There are no credible sanctions for countries that renege on their commitments either. What are the rules for monitoring emissions? Are there any plans for reviewing the commitments? Will developing and least developed countries receive financial support to implement such schemes and survive? Each decision has the potential to lead to a stalemate as power struggles play out between nations and alliances, from the economic giants to small island states.
Even in the national level, politicians fear public resistance to policies necessary to meet the deep emission cuts. The U.S. President-elect plans to kill the Clean Power Plan (aim was to the carbon pollution from power plants, the largest source of greenhouse gas emitters in the US) and withdraw from the Paris Agreement. Countries like Canada are not signatories to the Paris Agreement and have backed out of the Kyoto Protocol too.
And politics comes to play in the refugee crisis too. Since at least the 1951 adoption of the Convention Relating to the Status of Refugees, the global migration regime has distinguished between economic migrants, who come to pursue work, and refugees, who flee war and persecution. Environmental migrants do not fit neatly into either category. And most countries refuse to accommodate this change in their laws due to political reasons. For instance, in advance of the Paris climate summit, Australia helped to scuttle a plan to create a coordination facility for handling climate refugees, even as its Pacific Island neighbours were raising alarms about the impact of rising oceans.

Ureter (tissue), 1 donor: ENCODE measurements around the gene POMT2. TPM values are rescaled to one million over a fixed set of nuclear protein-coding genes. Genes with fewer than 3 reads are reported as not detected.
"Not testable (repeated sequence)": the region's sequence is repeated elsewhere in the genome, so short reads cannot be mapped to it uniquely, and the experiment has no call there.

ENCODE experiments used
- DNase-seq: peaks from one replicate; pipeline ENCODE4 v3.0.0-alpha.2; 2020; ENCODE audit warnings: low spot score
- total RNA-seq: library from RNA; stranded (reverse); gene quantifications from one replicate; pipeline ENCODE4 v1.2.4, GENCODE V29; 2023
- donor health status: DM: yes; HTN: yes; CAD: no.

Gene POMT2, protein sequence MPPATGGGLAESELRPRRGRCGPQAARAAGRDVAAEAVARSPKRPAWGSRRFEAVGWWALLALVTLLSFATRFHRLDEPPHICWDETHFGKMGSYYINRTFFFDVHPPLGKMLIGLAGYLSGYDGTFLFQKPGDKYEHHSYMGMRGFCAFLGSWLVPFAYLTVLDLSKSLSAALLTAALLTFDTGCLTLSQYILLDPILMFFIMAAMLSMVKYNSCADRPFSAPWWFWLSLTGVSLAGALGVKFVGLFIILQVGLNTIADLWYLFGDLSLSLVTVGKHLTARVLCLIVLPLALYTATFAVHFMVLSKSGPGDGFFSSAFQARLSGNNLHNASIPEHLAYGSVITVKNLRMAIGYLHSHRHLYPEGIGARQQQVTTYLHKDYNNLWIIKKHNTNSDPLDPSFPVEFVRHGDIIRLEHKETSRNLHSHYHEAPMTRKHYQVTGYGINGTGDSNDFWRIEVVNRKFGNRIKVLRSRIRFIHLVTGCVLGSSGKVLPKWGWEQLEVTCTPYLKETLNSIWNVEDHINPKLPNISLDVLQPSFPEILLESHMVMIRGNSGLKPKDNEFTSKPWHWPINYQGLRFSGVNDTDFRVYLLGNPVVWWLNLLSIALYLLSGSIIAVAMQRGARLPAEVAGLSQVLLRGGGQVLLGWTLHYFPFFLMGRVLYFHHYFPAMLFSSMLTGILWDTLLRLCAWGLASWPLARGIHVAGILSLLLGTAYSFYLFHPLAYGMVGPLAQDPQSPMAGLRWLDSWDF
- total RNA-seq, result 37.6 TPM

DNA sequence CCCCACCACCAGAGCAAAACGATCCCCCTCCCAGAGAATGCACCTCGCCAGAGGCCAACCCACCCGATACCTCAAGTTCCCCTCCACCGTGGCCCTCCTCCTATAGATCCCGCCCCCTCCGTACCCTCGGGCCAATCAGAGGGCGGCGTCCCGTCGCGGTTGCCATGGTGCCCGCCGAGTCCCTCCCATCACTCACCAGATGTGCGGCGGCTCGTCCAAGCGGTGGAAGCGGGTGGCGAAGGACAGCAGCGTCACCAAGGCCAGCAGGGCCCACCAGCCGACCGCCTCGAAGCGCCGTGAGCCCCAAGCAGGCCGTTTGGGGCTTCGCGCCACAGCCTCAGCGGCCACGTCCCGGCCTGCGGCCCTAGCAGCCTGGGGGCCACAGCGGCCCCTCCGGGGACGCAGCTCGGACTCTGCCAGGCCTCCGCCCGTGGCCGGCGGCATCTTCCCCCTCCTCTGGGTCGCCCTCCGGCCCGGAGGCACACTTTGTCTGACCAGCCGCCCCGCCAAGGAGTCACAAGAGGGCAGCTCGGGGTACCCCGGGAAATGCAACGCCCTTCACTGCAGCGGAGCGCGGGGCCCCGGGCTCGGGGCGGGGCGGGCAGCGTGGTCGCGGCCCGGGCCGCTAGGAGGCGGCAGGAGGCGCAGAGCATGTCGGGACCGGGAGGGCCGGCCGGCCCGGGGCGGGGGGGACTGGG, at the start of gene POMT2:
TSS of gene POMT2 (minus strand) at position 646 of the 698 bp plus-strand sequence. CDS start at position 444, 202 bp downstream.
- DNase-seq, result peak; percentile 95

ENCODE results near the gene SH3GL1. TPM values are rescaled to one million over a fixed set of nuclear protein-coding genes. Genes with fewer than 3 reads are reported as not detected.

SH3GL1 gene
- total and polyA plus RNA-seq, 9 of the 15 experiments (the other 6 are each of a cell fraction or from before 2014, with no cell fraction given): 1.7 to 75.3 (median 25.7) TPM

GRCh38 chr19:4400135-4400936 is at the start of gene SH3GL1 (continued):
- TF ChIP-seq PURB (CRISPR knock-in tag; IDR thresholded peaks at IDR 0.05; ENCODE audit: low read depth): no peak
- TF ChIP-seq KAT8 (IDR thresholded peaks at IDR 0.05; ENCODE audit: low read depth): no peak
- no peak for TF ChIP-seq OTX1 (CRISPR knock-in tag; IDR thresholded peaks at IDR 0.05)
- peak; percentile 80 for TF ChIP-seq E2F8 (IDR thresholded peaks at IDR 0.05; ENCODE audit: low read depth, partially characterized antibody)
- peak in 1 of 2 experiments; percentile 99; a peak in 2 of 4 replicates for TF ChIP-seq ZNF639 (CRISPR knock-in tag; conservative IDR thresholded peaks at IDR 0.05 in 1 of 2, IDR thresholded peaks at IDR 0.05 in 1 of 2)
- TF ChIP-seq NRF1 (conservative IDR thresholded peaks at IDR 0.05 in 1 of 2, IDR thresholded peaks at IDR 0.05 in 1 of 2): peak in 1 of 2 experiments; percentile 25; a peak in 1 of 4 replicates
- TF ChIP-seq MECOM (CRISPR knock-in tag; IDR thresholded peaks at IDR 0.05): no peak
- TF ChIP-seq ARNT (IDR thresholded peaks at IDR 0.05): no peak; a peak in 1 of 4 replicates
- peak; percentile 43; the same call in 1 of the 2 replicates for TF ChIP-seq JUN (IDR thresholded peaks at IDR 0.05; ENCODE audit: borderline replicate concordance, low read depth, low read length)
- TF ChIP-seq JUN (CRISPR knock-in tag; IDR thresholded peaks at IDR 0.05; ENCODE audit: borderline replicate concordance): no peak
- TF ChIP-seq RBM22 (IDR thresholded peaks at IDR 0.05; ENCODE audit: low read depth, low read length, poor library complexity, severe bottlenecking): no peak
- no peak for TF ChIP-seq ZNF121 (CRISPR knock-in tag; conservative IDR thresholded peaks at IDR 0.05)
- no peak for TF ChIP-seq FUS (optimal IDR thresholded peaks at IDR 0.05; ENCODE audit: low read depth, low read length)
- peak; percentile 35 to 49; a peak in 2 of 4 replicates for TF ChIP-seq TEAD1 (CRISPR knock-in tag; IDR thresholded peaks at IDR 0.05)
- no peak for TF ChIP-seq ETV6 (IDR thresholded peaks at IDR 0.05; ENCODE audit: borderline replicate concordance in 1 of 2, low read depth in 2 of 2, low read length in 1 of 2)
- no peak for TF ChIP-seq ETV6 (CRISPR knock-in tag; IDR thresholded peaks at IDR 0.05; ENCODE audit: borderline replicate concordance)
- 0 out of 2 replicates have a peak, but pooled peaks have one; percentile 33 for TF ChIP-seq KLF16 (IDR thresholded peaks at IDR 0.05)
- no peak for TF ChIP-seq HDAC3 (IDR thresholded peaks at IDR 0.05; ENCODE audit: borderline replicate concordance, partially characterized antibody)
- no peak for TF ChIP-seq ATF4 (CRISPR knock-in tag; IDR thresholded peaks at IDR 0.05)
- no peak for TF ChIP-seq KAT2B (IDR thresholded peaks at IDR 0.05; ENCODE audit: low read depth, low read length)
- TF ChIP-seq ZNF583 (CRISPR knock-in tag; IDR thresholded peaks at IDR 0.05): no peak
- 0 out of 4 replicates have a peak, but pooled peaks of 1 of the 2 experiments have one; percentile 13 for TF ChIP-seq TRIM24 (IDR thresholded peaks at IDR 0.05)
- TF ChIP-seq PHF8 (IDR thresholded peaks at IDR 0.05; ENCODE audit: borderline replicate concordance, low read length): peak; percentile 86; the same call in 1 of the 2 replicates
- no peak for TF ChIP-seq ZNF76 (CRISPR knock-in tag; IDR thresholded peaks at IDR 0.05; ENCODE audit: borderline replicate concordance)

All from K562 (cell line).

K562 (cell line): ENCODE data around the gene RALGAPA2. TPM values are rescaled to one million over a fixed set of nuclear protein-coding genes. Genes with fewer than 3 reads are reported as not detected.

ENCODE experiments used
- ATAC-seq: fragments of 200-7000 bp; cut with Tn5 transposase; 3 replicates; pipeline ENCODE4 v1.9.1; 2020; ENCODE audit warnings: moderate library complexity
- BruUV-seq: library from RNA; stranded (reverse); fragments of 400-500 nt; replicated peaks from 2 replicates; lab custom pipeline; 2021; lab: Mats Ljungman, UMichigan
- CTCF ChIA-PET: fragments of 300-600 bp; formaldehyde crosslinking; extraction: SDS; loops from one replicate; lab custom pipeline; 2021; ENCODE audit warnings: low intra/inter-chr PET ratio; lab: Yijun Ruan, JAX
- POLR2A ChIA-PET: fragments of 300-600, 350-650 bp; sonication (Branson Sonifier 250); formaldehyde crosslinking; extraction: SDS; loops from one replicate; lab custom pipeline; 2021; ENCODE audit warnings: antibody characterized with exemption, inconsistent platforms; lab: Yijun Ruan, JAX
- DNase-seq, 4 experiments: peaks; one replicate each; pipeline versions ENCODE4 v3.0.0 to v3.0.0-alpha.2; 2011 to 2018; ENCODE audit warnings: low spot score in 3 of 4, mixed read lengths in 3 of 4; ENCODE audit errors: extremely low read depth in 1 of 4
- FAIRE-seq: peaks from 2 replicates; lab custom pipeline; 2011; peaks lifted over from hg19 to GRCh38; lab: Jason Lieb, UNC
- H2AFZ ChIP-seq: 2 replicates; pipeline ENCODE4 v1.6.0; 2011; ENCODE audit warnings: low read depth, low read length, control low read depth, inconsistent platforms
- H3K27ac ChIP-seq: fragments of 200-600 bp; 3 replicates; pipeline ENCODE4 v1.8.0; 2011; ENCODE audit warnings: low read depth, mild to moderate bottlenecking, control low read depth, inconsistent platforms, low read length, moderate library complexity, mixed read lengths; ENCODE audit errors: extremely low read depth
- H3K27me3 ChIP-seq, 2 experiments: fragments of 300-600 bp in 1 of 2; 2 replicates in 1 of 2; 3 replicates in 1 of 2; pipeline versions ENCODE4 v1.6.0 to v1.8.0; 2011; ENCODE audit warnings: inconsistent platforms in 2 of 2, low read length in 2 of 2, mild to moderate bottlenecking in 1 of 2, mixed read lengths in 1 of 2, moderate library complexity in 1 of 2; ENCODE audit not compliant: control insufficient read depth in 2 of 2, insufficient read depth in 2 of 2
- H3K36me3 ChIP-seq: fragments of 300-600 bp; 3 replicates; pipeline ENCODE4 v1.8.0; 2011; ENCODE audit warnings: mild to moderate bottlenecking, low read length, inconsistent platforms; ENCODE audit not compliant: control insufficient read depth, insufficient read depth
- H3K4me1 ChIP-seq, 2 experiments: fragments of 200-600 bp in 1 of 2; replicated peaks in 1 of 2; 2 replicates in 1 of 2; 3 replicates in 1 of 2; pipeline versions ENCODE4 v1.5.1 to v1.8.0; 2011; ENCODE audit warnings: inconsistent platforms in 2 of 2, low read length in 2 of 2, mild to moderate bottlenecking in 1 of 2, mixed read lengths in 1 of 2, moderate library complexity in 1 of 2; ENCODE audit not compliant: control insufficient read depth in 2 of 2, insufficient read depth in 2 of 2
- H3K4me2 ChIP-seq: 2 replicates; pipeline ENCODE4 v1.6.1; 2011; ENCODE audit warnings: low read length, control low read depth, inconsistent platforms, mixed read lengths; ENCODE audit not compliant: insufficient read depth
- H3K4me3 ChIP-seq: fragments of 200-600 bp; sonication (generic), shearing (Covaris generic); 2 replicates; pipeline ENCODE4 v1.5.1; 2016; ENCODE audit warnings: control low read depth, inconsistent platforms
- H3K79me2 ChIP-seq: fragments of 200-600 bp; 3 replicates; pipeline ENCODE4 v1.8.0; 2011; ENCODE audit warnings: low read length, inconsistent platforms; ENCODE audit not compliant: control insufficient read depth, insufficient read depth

So, as the Marrakech conference comes to an end with nations still thriving to support the Paris agreement, despite many looming doubts, it is yet to be seen how these nations stand by their promises and help curb this crisis.
Author: Bipasha Choudhury
Editor: Priyanshi Goyal
Graphics: Himali Tripathi